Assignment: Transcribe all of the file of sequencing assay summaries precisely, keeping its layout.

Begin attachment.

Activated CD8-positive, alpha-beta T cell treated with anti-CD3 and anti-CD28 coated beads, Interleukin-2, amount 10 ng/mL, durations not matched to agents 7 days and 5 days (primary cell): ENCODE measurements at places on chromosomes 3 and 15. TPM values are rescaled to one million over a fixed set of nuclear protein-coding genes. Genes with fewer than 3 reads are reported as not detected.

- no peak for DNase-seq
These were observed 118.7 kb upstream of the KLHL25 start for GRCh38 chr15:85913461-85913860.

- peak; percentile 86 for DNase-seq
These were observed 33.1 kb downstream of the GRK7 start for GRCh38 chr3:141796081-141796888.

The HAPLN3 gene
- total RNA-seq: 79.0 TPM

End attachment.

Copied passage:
Activated CD8-positive, alpha-beta T cell treated with anti-CD3 and anti-CD28 coated beads, Interleukin-2, amount 10 ng/mL, durations not matched to agents 7 days and 5 days (primary cell): ENCODE measurements at places on chromosomes 3 and 15. TPM values are rescaled to one million over a fixed set of nuclear protein-coding genes. Genes with fewer than 3 reads are reported as not detected.

- no peak for DNase-seq
These were observed 118.7 kb upstream of the KLHL25 start for GRCh38 chr15:85913461-85913860.

- peak; percentile 86 for DNase-seq
These were observed 33.1 kb downstream of the GRK7 start for GRCh38 chr3:141796081-141796888.

The HAPLN3 gene
- total RNA-seq: 79.0 TPM